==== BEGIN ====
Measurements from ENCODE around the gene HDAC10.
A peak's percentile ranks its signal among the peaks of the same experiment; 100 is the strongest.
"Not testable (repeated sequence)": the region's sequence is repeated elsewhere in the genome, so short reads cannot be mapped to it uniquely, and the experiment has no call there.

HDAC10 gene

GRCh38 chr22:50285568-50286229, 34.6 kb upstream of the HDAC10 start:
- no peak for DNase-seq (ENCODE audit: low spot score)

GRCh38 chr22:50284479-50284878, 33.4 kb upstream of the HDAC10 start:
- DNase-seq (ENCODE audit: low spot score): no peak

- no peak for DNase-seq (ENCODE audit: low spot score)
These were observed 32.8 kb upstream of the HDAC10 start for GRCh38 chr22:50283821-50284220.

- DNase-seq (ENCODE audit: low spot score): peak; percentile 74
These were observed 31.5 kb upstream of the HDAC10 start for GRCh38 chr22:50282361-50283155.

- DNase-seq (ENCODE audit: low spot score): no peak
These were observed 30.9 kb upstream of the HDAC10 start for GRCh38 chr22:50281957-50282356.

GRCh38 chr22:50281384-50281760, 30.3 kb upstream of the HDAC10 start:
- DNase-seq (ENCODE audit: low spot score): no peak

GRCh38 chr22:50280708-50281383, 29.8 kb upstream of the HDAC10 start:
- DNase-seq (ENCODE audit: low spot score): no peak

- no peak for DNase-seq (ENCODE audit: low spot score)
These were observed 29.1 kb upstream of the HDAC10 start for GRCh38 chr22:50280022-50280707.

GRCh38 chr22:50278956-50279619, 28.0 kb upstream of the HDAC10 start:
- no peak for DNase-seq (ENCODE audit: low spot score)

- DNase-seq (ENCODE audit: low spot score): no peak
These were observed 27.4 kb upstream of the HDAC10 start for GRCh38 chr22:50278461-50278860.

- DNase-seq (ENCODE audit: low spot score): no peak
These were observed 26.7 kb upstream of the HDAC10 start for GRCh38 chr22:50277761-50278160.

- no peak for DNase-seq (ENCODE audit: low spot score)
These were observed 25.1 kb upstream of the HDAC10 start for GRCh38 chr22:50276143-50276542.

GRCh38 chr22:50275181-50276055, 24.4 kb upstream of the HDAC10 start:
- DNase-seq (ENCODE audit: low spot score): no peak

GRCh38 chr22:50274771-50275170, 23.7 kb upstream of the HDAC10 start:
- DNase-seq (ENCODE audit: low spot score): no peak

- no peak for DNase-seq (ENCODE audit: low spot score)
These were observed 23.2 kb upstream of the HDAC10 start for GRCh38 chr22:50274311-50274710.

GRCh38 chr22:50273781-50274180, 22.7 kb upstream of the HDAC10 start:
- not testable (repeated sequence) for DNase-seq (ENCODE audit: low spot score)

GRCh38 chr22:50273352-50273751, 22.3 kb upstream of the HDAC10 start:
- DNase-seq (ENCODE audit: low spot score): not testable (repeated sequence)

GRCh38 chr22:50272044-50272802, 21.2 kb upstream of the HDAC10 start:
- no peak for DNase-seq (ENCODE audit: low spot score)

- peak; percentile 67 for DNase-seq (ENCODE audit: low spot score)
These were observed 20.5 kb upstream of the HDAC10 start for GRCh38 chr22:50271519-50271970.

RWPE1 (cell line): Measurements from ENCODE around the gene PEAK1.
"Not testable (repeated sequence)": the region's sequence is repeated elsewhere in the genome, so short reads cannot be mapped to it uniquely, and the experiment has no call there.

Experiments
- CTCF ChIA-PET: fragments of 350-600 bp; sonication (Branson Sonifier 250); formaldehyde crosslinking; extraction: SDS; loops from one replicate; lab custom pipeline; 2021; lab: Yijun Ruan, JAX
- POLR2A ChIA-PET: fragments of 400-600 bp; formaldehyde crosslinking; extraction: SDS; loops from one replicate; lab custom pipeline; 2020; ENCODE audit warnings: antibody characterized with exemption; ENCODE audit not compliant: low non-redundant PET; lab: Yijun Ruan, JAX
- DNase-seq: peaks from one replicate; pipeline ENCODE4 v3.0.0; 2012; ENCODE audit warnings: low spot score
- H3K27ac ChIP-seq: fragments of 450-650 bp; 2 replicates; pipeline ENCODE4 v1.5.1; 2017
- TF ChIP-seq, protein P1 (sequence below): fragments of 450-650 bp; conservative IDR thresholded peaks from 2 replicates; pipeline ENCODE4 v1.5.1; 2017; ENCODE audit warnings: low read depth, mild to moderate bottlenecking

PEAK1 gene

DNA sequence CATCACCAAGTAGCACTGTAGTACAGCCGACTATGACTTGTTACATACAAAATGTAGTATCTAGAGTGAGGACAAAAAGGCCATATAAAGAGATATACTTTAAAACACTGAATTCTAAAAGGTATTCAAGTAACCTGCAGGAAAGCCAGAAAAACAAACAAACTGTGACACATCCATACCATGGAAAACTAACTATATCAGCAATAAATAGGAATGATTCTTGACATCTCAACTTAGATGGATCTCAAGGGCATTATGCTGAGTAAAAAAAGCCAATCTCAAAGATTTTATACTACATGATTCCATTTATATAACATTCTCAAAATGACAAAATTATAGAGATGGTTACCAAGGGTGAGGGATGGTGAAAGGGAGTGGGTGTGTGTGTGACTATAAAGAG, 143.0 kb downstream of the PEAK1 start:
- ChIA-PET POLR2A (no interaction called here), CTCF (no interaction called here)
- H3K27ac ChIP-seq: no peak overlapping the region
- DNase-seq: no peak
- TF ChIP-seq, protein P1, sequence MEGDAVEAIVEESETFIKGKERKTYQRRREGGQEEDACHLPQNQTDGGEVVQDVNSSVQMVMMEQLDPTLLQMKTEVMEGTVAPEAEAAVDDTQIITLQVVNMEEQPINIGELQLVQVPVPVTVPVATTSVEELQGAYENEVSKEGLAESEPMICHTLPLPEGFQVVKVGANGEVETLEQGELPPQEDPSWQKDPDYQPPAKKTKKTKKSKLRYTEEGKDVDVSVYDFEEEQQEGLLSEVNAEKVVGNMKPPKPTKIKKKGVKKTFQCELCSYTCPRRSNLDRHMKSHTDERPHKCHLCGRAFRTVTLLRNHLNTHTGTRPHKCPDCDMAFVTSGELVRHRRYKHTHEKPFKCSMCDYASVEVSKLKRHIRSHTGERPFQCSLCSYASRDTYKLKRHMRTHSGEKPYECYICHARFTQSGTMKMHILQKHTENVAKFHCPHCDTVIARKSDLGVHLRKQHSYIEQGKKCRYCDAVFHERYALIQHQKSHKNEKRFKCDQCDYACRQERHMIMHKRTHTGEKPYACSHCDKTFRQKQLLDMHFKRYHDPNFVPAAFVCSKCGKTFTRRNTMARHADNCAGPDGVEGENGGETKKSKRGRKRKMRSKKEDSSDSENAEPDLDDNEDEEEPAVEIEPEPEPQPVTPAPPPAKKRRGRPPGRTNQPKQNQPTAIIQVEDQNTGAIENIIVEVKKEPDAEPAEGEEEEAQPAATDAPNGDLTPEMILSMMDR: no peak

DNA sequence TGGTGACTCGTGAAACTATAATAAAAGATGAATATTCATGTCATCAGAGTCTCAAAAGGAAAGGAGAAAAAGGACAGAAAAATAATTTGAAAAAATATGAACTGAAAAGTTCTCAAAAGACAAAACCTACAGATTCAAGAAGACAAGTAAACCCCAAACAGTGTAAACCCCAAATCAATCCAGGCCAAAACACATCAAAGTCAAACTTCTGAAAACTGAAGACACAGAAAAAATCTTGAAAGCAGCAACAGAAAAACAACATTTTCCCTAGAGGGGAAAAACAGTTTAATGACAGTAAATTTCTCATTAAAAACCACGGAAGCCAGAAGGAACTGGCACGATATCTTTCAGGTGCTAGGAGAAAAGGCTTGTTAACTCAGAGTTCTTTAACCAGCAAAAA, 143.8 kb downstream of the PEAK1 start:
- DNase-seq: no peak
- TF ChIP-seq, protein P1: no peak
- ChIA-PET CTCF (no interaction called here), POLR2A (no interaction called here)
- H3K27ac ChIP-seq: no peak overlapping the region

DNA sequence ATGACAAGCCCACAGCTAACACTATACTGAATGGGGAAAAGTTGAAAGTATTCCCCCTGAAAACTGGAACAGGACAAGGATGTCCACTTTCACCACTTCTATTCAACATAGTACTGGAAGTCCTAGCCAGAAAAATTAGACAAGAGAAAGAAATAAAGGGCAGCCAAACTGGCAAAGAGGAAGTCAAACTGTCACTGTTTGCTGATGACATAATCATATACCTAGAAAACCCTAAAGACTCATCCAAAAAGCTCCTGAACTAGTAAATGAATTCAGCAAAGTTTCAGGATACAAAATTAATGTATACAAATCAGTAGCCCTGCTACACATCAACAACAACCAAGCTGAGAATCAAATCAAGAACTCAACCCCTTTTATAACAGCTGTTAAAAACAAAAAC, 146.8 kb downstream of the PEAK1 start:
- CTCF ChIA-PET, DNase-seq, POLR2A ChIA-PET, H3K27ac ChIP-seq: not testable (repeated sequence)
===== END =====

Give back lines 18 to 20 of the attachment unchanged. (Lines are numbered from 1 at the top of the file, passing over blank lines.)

- DNase-seq (ENCODE audit: low spot score): no peak

- no peak for DNase-seq (ENCODE audit: low spot score)
These were observed 29.1 kb upstream of the HDAC10 start for GRCh38 chr22:50280022-50280707.